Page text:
DISTANCE 112 miles (180km)
MAIN CLIMBThe one-in-three slopes of Hardknott Pass
ACHTUNG!Very steep, winding descent off Hardknott
The Fred Whitton is something of a classic in the sportive calendar. Now in its ninth year, it follows a challenging route around the Lake District, taking in all of the major mountain passes. Entries this year were extended to 1,000 riders, and with fine weather in the week leading up to the event, and on the day itself, the turnout was good, with over 800 riders completing the course.
The start is open from 6am to 9am, with riders unfamiliar with the route encouraged to start early to avoid missing the cut-off point at the first feed station in Buttermere at 12 o’clock.
Having completed the course last year for the first time, I was keen to return this year to repeat the experience, hopefully shedding some time from my previous result in the process. I opted to start at 7am to avoid getting up too early, but also to avoid any congestion on the route later in the afternoon.
The forecast was for hot humid conditions so the cooler morning air would also be an advantage. The disadvantage of this strategy was that there would be fewer riders on the road to work with in a group.
I was keen to start steady but strong and passed a number of groups and riders up the shortish climb of Hawkshead Hill and on the way to the Kirkstone Pass. The early morning mist was still sitting in the valleys and I was still feeling fresh enough to admire the spectacular scenery.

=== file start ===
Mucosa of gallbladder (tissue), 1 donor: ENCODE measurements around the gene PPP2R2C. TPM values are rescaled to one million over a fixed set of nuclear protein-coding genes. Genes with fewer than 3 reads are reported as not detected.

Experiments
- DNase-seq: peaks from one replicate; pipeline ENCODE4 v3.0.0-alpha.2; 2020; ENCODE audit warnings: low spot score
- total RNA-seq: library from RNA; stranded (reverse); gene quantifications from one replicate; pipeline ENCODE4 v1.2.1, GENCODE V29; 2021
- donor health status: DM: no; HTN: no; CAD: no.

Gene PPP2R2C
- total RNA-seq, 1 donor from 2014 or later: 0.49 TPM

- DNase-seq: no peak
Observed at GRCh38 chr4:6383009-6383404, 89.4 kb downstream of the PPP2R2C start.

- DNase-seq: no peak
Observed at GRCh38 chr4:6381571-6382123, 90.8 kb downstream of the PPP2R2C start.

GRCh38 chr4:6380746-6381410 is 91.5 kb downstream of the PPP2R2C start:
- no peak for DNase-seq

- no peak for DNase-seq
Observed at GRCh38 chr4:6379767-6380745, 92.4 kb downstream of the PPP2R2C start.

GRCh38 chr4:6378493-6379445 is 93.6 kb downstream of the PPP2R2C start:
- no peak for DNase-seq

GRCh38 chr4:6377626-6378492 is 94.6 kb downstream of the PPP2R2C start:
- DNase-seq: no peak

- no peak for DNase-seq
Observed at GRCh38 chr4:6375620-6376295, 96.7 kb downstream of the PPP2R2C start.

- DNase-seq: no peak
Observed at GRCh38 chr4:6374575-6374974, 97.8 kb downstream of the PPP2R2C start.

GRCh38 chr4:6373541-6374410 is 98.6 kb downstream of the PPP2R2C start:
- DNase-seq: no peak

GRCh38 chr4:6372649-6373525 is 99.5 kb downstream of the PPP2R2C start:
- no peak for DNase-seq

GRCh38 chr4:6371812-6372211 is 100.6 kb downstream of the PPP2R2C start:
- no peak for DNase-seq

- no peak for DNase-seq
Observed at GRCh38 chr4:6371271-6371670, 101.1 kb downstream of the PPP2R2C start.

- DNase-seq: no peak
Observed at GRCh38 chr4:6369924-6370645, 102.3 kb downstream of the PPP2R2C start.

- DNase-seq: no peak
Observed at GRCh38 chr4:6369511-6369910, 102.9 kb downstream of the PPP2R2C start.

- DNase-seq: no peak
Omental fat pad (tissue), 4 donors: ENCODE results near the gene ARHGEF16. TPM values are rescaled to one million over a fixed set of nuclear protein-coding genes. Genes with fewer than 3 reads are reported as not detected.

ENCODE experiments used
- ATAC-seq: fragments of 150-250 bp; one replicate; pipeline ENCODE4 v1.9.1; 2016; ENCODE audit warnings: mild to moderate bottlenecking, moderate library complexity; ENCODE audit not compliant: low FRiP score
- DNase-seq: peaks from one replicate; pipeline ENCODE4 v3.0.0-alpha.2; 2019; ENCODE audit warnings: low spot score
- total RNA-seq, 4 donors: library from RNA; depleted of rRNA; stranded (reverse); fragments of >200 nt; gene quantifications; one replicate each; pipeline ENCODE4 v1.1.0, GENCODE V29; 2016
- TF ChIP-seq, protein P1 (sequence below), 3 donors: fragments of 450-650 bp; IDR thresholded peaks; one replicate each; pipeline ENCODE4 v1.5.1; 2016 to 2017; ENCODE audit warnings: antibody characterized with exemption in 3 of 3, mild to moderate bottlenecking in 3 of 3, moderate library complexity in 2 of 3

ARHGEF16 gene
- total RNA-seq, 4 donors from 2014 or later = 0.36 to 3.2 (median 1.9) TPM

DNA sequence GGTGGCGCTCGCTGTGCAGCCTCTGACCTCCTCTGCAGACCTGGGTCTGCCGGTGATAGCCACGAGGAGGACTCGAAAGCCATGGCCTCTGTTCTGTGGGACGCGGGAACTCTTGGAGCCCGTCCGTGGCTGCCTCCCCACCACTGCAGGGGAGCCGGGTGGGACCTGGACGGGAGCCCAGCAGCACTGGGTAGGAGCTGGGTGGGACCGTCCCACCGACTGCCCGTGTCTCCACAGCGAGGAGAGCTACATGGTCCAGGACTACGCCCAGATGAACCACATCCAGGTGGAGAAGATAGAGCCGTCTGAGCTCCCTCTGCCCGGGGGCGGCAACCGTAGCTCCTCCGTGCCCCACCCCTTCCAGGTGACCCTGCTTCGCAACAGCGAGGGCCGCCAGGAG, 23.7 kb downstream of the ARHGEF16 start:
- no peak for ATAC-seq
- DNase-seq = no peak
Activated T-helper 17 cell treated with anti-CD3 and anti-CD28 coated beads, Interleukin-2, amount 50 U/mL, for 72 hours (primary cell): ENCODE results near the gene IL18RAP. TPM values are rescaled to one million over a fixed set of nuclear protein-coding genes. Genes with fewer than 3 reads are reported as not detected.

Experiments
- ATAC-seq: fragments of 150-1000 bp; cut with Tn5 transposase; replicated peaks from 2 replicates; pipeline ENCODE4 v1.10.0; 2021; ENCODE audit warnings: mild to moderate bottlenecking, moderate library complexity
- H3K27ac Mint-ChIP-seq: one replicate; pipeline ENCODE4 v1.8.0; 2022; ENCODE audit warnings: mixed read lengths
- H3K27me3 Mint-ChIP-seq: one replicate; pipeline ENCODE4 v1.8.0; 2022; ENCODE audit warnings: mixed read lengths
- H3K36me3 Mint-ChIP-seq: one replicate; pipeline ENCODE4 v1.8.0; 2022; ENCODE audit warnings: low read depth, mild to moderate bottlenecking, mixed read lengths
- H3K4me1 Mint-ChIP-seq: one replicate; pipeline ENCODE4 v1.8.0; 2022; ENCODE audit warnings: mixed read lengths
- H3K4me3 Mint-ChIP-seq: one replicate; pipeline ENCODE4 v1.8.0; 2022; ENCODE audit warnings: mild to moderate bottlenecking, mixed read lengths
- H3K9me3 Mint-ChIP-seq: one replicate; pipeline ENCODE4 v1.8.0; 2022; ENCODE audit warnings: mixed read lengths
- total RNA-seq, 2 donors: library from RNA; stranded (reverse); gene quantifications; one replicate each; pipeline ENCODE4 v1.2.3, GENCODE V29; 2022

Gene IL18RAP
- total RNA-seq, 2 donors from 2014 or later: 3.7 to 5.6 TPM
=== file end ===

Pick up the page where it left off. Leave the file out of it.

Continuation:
About halfway up the Kirkstone Pass, a flash Pinarello came past and I decided to hook on to the wheel. The pace was a bit too quick, especially when plummeting down the north side of the pass, so some familiarity with the route proved useful. However, I was keen to stay on this chap’s wheel so we could work together on the flatter sections along the edge of Ullswater and was glad to be on my race bike so that I could squeeze out a few extra mph.
Up Matterdale I was struggling, but he said I could hold on to his wheel, which I did. This meant that we could work together all the way through Kendal along Derwent to the foot of Honister Pass. Here I was really feeling the speed and miles in my legs and did not want to cook myself too early on the route. He gently slipped away up the climb and I adopted a less searing pace.
The summit of Honister Pass is quite a bleak location; even on a sunny day the grey rock and scree form an imposing backdrop. Dropping down from the summit on the winding road over the narrow stone bridge, I headed to the first food stop and time-check at Buttermere.
I filled the bottles and loaded up with food from the great selection of hearty fare available: malt loaf, ham rolls, bananas, fruit bars, etc. Sadly there was no time to relax today — Newlands Pass was calling.
Setting off up Newlands I encountered a herd of cows being reluctantly shepherded up the pass by a farmer on his tractor, with a sheep dog energetically keeping them under control. I bid a friendly hello and passed them, keeping to the road’s edge.
The route after Newlands leads almost straight up Winlatter — this is a much greener climb through some thick pine forests and not so brutally steep. By this time of the day the supporters were really out in force, taking advantage of the peaceful shaded areas to have picnics and watch the riders sweat their way up the climb.
From here on the route heads into the surrounding hills of the Lakes, round the back of Lowswater, Ennerdale and over Cold Fell to the second food stop at Calder Bridge. The signage is clear for the whole route and the addition of marshals at the key junctions makes it even better. I found myself riding solo for this whole section, trying to recover from the early high pace. It was very tranquil with few other riders or cars on the roads, but now I had empty bottles and required a second refuelling. Again there was a welcome selection of refreshments. Not being able to stomach sandwiches, I availed myself of a banana and a fruit bar.